We the Living, by Ayn Rand examines the survival of the individual spirit in a world that demands allegiance to a collective mentality.
The novel, set in Russia in 1922, immediately after the revolution, portrays the struggle of three young people to hold to their ideals in the face of the bleak new Soviet reality. Kira Arguonova, the 18-year-old main character dreams of a world in which she can realize her dreams. Her lover, Leo Kovalesky rages against a system which systematically chips away at his spirit. Andrei Taganov, a young leader in the Communist party struggles when his faith in the revolution is tested by the venality of the party leadership.
Hunger, fear, and creeping apathy plague all three. Kira, in a struggle to survive, agrees to be Andrei’s mistress in exchange for money to keep herself and Leo alive. As Leo sinks further into cynicism and compromise, his spirit begins to bow to the pressure of a system which demands allegiance to a collective, while turning a blind eye to it’s inequities. Even as everything Kira once loved about Leo disintegrates, she finds herself unable to see the truth, and clings to him with increasing desperation; a desperation which will not allow her to see that it is in fact Andrei who is emerging as a stronger example of the human spirit. Her blindness ultimately puts all three on a tragic course.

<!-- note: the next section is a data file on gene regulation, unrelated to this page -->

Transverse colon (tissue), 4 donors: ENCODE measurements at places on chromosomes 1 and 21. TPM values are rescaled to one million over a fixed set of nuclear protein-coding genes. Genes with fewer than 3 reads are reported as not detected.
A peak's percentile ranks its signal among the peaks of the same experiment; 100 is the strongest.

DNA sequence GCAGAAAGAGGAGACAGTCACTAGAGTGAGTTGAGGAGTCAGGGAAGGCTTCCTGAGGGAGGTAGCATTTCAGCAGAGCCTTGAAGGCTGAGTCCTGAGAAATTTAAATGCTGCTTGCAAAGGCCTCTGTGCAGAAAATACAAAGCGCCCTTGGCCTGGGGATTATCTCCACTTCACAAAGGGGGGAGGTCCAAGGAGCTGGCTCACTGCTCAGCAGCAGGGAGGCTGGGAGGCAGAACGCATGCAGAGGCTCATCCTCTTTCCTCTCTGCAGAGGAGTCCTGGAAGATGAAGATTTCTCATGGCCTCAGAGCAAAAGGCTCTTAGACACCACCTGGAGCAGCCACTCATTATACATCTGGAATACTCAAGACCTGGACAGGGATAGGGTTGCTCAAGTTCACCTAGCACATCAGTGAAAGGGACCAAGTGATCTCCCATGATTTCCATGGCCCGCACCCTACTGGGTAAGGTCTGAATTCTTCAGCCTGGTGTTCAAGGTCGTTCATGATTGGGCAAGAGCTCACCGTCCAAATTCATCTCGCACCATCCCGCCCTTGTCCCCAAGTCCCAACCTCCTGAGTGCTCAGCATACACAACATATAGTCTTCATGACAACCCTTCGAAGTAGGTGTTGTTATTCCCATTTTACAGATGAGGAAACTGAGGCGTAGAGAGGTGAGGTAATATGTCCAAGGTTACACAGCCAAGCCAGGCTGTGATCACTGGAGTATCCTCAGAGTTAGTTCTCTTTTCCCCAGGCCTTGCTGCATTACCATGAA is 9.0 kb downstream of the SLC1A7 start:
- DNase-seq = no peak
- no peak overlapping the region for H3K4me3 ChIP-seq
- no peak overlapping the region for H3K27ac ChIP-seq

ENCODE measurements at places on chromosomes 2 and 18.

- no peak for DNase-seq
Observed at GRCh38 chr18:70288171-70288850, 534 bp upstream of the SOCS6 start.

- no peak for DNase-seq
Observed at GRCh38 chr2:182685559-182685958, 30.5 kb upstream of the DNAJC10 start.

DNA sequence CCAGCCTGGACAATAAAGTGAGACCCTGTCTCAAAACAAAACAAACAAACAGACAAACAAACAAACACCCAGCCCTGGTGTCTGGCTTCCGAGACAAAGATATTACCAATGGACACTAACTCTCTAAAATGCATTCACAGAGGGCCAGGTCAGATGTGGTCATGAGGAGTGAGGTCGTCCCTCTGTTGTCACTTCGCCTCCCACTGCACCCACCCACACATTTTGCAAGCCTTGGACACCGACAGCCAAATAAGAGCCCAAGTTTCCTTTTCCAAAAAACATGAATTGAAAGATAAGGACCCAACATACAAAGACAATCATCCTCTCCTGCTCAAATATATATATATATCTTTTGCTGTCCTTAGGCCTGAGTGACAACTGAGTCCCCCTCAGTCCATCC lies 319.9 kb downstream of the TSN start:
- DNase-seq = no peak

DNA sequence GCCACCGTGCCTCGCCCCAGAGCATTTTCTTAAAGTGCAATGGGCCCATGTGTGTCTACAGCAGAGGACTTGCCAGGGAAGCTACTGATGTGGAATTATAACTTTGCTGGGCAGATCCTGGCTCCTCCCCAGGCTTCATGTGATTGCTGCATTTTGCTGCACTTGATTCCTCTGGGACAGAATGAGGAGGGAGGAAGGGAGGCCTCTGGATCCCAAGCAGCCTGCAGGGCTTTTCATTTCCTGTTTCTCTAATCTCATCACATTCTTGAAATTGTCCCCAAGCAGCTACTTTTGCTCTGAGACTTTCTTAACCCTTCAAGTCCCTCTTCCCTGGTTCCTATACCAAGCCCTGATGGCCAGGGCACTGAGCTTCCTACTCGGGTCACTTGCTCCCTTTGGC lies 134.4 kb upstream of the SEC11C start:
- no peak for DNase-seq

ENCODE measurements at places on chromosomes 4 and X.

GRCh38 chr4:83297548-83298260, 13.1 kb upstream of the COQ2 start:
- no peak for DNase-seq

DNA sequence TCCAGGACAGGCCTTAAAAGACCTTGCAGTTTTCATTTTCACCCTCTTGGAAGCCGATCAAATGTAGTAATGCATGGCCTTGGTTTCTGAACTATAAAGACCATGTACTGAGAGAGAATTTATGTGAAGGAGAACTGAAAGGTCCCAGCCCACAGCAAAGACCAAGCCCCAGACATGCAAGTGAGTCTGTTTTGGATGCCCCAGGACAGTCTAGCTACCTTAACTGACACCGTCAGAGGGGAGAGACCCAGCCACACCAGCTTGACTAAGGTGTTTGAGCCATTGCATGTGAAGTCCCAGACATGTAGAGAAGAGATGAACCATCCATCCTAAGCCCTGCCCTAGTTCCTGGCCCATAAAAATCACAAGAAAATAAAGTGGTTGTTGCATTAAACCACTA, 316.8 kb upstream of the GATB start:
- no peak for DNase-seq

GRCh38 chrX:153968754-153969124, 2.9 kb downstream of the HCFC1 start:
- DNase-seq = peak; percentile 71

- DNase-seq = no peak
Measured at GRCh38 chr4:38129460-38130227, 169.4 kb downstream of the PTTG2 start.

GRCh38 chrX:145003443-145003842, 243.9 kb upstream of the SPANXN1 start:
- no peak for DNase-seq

We the Living was Ayn Rand’s first novel, preceding the more well known novels The Fountainhead and Atlas Shrugged, however its powerful portrayal of the magnificence of the human spirit, shines just as clearly.

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